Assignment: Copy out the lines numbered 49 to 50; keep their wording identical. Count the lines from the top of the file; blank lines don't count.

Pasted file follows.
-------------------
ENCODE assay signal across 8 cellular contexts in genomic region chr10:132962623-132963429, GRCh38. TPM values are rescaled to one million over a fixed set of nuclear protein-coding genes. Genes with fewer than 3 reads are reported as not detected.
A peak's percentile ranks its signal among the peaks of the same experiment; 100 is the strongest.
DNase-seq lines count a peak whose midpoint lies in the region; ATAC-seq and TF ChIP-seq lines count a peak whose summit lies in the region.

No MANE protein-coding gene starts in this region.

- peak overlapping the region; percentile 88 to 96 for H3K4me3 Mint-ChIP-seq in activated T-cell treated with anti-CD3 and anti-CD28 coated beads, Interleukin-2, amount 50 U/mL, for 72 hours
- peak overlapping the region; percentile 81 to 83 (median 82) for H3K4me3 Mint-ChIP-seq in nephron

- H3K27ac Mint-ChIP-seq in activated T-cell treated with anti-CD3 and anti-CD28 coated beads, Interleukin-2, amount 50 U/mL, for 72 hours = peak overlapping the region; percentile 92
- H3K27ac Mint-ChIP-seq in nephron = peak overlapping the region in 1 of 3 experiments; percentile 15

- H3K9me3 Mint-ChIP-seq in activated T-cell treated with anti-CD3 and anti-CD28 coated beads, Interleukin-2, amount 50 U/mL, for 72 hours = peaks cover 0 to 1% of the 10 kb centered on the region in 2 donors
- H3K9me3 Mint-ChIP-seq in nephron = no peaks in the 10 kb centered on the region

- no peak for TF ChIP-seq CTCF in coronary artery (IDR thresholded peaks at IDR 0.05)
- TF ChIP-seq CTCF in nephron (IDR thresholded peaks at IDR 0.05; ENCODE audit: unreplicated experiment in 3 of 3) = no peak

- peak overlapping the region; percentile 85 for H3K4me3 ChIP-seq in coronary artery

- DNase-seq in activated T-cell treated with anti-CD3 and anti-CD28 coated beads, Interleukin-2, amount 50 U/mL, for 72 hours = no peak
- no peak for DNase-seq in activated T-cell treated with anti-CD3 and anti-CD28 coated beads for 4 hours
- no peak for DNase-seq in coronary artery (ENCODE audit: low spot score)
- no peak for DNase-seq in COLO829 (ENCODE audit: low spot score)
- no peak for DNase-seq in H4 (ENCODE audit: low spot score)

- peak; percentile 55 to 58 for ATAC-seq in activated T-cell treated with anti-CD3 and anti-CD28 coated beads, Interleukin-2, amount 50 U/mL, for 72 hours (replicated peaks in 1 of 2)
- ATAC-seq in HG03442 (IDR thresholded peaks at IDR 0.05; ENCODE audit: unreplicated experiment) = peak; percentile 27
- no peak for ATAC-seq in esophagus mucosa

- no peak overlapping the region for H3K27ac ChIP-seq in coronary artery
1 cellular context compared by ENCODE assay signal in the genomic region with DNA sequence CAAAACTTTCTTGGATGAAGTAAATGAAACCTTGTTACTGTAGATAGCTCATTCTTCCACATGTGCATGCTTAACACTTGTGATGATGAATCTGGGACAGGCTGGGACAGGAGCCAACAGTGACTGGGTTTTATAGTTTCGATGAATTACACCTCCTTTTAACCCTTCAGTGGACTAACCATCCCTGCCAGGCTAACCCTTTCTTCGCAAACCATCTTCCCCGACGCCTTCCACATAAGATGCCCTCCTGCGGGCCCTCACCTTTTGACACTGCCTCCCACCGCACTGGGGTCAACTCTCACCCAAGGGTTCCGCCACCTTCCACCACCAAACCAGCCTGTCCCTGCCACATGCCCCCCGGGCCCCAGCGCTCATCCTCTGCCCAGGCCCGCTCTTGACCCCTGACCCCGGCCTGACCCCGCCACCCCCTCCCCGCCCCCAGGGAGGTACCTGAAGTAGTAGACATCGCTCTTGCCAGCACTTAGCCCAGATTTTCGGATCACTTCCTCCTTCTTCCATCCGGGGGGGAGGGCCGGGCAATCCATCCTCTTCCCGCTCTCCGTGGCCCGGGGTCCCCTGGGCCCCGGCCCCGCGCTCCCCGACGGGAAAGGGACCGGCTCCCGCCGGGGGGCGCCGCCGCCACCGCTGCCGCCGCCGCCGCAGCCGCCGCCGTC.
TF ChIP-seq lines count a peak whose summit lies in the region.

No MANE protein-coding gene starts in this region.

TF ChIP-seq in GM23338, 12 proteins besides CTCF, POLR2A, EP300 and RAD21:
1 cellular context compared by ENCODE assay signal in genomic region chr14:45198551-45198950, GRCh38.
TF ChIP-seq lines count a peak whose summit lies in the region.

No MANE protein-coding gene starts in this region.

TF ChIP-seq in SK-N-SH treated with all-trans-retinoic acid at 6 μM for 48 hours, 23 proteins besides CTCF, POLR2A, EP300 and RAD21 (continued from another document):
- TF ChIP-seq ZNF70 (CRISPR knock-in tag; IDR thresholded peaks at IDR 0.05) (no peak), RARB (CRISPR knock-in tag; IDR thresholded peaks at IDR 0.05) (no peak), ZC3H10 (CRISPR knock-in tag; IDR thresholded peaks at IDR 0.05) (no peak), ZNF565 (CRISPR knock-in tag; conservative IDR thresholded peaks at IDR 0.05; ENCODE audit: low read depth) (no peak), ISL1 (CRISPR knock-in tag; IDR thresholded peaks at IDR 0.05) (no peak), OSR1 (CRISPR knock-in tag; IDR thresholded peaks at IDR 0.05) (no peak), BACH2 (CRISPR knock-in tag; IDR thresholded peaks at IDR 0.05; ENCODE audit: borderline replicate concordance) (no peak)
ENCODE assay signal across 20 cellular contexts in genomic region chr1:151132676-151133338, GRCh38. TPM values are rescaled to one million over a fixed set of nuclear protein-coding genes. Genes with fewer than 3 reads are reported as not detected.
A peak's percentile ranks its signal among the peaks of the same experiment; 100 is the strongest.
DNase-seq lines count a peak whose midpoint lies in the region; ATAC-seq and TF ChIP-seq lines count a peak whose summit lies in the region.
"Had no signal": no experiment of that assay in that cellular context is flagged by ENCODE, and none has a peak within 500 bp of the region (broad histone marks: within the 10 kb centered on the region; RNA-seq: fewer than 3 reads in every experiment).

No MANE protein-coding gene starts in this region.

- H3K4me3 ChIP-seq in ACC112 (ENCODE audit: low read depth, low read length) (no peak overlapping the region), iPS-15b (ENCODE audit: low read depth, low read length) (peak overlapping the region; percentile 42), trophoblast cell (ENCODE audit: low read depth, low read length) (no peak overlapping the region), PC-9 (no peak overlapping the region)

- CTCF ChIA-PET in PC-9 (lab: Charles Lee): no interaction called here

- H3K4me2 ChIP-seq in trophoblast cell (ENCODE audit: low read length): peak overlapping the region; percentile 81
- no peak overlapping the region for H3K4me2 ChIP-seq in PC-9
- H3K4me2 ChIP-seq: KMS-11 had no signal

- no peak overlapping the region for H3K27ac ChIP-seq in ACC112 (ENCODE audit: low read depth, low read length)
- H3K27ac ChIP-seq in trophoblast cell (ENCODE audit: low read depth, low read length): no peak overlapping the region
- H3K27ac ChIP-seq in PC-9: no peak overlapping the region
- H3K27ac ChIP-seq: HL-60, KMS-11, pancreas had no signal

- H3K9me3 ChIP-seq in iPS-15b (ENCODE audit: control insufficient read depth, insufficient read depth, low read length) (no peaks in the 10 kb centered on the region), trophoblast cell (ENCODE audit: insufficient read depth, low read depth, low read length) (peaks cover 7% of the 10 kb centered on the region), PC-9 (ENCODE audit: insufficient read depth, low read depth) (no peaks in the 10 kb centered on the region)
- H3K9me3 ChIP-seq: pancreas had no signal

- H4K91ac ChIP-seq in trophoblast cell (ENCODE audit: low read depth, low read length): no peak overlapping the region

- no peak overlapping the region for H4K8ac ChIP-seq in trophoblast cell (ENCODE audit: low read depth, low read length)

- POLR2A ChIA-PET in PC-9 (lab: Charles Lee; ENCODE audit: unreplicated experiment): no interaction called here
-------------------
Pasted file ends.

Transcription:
- no peak overlapping the region for H4K8ac ChIP-seq in trophoblast cell (ENCODE audit: low read depth, low read length)

- POLR2A ChIA-PET in PC-9 (lab: Charles Lee; ENCODE audit: unreplicated experiment): no interaction called here